Off the Map

Reviewed By Collin Souter
Posted 10/07/03 21:50:52

"A beautiful mess"
3 stars (Just Average)

SCREENED AT THE 2003 CHICAGO INTERNATIONAL FILM FESTIVAL: “Off the Map” is a movie in love with the landscapes of New Mexico. Many people who have visited this state have said that the otherworldliness of it can be quite overwhelming and magical. The desert does that to some people. There can be something quite liberating, daunting and spiritually influential about being so far away from the sensory overload and vapid consumerism that permeates every facet of our lives, especially those of us who pay too much rent in the city or exist on the verge of sanity in the creepy suburbs. “Off the Map” wants to tell the story about how this major change happens to one man and how he finds his true self within the vast New Mexico landscape.

I, for one, felt lost. “Off the Map” feels all over the map. Based on a play of the same name by screenwriter Joan Ackerman, it tells the story of a family of four who live out in a commune in the middle of nowhere, New Mexico. Charley Grodon (Sam Elliot), the father, has been suffering from a mysterious, severe case of depression. His wife (Joan Allen) goes about her day as though Charley’s depression were just another chore around the house that needs doing. Their daughter, Bo (Valentina de Angelis), likes to import goodies from all over the rest of the country by writing letters of complaint to companies such as Nabisco or Nestle (so they’ll send her a whole box). The friend of the family, George (J.K. Simmons), is asked by the family to pose as a disturbed patient to a psychiatrist so he can score some anti-depressants for his ailing brother.

So far, so…not bad. The Grodon family live on under $5000 a year. They have not filed for taxes in several years, which brings us to William Gibbs (Jim True-Smart). The taxman shows up, buttoned-down and with a briefcase. He explains that the family owes about $1600 in back taxes. William gets bitten by a nasty insect and is left sick in the Grodon’s bed for weeks. He awakens with a new sense of purpose and identity in one of the most forced and unconvincing declarations of the heart ever committed to celluloid. Meanwhile, George has fallen for his psychiatrist and has yet to acquire any pills for Charley.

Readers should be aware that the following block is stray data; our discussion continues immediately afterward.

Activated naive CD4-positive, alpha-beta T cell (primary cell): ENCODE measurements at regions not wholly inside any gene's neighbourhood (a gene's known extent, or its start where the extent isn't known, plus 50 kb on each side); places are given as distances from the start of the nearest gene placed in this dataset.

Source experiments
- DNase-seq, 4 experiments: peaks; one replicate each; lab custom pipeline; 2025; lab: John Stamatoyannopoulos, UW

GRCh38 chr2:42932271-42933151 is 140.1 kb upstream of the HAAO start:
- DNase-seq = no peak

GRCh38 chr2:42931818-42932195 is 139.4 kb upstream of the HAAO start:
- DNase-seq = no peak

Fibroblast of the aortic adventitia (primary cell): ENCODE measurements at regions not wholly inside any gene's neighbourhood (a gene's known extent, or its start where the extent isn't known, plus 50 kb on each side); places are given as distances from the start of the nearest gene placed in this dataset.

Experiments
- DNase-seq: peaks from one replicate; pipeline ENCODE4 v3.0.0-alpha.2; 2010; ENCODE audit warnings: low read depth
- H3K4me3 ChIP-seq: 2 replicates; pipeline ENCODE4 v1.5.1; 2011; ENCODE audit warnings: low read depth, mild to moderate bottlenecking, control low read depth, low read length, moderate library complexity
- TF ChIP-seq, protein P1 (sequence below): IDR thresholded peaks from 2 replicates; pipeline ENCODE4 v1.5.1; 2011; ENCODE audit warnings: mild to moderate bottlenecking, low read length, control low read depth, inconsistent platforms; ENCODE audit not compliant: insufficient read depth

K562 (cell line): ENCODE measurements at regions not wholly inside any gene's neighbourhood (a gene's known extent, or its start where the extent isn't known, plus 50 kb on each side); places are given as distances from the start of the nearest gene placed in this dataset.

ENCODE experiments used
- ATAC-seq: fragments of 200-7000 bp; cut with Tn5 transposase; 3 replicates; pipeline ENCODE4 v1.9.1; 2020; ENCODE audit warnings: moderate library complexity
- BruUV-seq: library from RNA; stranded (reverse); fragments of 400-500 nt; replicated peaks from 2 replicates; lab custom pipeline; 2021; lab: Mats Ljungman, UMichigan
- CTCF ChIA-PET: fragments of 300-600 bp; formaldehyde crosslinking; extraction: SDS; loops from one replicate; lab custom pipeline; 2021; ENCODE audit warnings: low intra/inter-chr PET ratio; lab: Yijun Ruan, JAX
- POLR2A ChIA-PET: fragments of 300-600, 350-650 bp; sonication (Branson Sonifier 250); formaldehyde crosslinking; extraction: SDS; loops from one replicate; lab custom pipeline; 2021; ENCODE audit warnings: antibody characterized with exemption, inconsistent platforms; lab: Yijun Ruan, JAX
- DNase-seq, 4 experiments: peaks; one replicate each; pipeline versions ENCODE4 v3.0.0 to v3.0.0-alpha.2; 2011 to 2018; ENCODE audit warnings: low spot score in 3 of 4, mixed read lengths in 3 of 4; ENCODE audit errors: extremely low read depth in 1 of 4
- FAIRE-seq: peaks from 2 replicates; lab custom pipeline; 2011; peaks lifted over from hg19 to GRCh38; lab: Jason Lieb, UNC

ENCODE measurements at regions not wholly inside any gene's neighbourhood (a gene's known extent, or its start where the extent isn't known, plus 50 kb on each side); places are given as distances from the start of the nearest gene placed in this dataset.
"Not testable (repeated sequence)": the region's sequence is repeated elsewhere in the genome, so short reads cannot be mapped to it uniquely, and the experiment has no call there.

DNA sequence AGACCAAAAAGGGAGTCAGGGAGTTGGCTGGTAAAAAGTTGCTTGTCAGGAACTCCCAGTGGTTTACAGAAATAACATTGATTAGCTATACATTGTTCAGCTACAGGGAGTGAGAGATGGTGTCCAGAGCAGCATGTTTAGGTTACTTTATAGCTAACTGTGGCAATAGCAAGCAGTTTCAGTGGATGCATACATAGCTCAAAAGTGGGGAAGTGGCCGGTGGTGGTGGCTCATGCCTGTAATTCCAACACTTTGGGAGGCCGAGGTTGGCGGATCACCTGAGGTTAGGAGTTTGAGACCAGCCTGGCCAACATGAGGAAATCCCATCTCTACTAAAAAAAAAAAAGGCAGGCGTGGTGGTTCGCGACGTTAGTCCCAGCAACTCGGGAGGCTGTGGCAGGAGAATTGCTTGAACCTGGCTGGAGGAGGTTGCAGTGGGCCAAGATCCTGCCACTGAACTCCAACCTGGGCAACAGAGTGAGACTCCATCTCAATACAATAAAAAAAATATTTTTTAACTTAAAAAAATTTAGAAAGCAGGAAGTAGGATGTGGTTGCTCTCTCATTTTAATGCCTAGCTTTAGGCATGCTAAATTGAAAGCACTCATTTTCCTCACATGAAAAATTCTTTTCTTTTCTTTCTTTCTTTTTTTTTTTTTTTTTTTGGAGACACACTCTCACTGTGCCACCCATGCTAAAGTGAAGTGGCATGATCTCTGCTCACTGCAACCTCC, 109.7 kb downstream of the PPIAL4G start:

On one hand, we have a movie about a family coping with a mysterious case of depression, but because of their reluctance to join the real world, they must try and figure out a way to combat the illness. On the other, we have a man whose spiritual reawakening ends up changing the art world. At the center of it all lies a precocious sitcom kid who has all the witty lines of dialogue and every answer to every situation. She wants to get out of the commune, but other than a few slight acts of desperation—one being that she uses a good portion of her saved pennies to buy William an appointment book so she can impress him into hiring her to be his secretary—I just didn’t see any signs of true unhappiness. When she demands to attend a public school in the fall, her mother instantly agrees to it. Problem solved.

Actor Campbell Scott directed “Off the Map” and has a clear sense of the mysteries behind the American landscape. He gives us some amazing vista shots in witch the horizon has a vague existence as well as clear view of just how enormous the land can feel when seeing it from the perspective of a dwarfed human being. Accompanied by Gary DeMichele’s unique, simplistic score and Juan Ruiz Anchia’s lush cinematography, Scott and his team have successfully brought this desert paradise to life.

The problems lie in Ackerman’s screenplay. Scott says he saw the play 10 years ago in a little theater in New York and fell in love with it. “Off the Map” could very well work as a play and perhaps if one goes in knowing where the material originated, one might be more forgiving of its over-written dialogue and voice-over narration (from Bo as an adult). Nevertheless, I sat watching “Off the Map” not buying a word of it. The dialogue sounded way too precious and the drama came off as muddled and unfocused. It might have worked better if the story had begun with William and followed his transition from soul-sick accountant to rejuvenated artist. Just who is this movie really about?

There seems to be a great movie waiting to get made here about that very thing. But “Off the Map” still lives in a world where an unaffordable sailboat can help bring an end to clinical depression. Maybe I’m a bit too cynical in these matters or maybe I just haven’t spent enough time in the desert to fully appreciate the whimsy. I have never been to New Mexico, but the movie—story and characters aside—paints its majesty with such extraordinary colors that I wish I had been. Many people in the audience for this movie expressed how it accurately conveyed the spiritual intensity of the land. I don’t doubt it. I just wish I got that same sense of spiritual intensity from the characters who inhabited it.

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